That would be an interesting factoid if it wasn't for the fact that Palm had half a billion in cash on hand, and that they just launched on AT&T. The fact that their market share remained the same percentage in a growing smartphone market, means they gained more users. Pretty much blows your theory out of the water. Especially when you consider HP could have given then the funds to pump out 100's of thousands of phones during the months between then and now.
  12. #72  
    Quote Originally Posted by falconrap View Post
    That would be an interesting factoid if it wasn't for the fact that Palm had half a billion in cash on hand, and that they just launched on AT&T. The fact that their market share remained the same percentage in a growing smartphone market, means they gained more users. Pretty much blows your theory out of the water. Especially when you consider HP could have given then the funds to pump out 100's of thousands of phones during the months between then and now.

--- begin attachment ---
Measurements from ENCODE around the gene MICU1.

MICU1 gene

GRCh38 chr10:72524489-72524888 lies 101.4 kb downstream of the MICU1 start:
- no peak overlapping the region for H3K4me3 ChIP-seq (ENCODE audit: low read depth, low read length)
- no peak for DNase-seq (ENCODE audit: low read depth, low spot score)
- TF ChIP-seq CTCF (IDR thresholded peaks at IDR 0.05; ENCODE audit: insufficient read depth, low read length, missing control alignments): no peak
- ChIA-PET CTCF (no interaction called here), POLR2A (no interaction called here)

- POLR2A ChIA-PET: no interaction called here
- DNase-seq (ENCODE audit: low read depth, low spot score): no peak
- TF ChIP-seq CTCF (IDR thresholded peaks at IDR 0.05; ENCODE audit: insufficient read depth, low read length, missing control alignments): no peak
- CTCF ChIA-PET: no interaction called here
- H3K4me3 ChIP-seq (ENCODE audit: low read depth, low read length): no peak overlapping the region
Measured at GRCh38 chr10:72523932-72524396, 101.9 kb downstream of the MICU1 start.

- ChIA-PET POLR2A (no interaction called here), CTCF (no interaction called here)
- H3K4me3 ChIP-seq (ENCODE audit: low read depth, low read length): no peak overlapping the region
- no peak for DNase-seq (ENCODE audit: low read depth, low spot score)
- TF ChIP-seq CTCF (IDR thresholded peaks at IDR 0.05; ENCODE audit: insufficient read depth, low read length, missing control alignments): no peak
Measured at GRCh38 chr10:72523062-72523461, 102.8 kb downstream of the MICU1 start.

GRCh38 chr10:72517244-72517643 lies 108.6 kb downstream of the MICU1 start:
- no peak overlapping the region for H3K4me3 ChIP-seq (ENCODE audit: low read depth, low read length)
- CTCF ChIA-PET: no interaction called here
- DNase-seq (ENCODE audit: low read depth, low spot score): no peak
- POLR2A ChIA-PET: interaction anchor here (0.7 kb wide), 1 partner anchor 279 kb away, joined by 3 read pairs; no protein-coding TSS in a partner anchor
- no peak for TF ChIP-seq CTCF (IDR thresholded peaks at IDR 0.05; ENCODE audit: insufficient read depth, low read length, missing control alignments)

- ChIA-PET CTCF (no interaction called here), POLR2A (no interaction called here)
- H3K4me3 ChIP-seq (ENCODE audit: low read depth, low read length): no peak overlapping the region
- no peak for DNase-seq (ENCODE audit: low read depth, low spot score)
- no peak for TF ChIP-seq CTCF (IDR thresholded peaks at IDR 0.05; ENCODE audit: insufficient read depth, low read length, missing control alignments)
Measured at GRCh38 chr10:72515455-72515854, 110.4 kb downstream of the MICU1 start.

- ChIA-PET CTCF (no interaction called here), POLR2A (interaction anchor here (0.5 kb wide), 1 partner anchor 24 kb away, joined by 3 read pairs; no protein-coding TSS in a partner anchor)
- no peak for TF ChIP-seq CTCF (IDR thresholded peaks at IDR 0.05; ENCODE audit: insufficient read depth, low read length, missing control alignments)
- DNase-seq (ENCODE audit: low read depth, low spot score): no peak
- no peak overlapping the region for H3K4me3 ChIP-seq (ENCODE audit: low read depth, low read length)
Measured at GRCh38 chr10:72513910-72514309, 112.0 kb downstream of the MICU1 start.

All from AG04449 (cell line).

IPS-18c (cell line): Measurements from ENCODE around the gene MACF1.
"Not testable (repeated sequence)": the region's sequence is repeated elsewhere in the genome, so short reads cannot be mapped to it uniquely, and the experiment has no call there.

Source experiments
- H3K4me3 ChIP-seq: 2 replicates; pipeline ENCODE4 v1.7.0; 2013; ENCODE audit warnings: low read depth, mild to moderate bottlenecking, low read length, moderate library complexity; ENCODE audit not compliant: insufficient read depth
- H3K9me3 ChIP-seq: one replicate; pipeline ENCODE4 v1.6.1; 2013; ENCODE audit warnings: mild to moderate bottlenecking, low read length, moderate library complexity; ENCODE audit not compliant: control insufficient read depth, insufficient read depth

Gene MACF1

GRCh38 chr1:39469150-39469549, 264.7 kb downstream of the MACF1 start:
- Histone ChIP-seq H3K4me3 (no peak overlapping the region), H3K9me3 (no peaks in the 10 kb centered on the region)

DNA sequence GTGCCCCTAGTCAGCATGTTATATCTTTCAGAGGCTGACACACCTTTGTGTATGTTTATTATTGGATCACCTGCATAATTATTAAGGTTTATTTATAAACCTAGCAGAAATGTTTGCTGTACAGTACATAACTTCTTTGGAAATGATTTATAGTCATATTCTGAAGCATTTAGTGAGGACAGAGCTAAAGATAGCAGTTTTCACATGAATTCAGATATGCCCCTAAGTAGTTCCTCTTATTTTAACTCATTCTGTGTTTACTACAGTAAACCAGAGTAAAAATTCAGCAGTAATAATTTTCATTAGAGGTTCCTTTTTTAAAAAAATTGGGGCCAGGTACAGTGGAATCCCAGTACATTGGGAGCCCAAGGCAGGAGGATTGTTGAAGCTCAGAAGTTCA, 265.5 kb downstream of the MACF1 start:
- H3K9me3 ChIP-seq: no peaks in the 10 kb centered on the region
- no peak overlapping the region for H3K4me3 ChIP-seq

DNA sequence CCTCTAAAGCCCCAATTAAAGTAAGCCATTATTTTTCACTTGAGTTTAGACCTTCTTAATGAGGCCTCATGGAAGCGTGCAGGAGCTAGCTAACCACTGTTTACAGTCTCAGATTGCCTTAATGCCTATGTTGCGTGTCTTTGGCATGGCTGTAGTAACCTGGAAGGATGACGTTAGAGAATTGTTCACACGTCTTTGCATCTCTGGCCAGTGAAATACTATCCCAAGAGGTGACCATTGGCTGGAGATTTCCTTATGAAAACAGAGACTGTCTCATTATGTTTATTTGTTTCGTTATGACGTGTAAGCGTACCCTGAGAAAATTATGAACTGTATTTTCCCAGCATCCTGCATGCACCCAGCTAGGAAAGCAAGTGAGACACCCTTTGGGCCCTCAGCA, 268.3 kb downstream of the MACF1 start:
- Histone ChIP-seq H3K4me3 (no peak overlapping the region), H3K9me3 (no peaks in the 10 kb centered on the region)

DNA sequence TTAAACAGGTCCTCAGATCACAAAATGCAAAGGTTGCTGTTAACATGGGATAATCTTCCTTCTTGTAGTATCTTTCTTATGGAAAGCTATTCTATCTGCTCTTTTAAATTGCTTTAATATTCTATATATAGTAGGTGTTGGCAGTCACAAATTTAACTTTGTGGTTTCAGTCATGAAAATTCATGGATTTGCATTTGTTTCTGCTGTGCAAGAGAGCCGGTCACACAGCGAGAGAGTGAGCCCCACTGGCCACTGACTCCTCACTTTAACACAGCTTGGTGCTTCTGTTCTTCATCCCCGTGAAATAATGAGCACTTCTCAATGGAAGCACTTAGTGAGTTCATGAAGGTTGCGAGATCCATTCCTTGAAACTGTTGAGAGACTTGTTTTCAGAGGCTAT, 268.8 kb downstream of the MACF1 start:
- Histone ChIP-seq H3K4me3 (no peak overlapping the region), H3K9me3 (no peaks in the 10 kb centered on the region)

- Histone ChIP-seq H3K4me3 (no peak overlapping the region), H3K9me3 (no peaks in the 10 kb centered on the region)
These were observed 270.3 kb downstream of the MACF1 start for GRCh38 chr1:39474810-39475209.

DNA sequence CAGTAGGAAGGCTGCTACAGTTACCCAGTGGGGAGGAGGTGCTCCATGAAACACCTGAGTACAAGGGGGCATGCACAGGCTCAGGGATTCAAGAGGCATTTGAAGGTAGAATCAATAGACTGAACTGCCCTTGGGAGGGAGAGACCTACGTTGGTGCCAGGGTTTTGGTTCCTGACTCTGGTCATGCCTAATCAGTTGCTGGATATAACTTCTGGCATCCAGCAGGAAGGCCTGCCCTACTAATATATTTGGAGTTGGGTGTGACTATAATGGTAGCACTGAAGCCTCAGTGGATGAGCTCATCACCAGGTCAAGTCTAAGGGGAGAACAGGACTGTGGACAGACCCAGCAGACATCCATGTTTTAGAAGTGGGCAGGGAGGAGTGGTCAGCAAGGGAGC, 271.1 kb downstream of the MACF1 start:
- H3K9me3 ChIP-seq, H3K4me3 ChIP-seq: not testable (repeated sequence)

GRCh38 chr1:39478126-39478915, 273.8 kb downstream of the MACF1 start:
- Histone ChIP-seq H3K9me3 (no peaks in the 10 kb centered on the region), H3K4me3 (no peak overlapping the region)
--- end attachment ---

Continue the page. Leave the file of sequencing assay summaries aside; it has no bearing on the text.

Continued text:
No, not a fact, I'm afraid. Not only was Palm's cash on hand prior to sale overinflated due to some expenses being deferred into the next quarter, but they also had $400 million of bank debt lingering.

    As for the marketshare water treading that people here are trumpeting, you have to realize that not only were the devices devalued to virtually nothing, but HP started paying people with gift cards to sign up for contracts as soon as they could throw them in their store. This isn't a flow of new revenue in the coffers. This is the selling off of devices that have mostly been paid for already at fire sale prices.
  13. #73  
    Quote Originally Posted by mikah912 View Post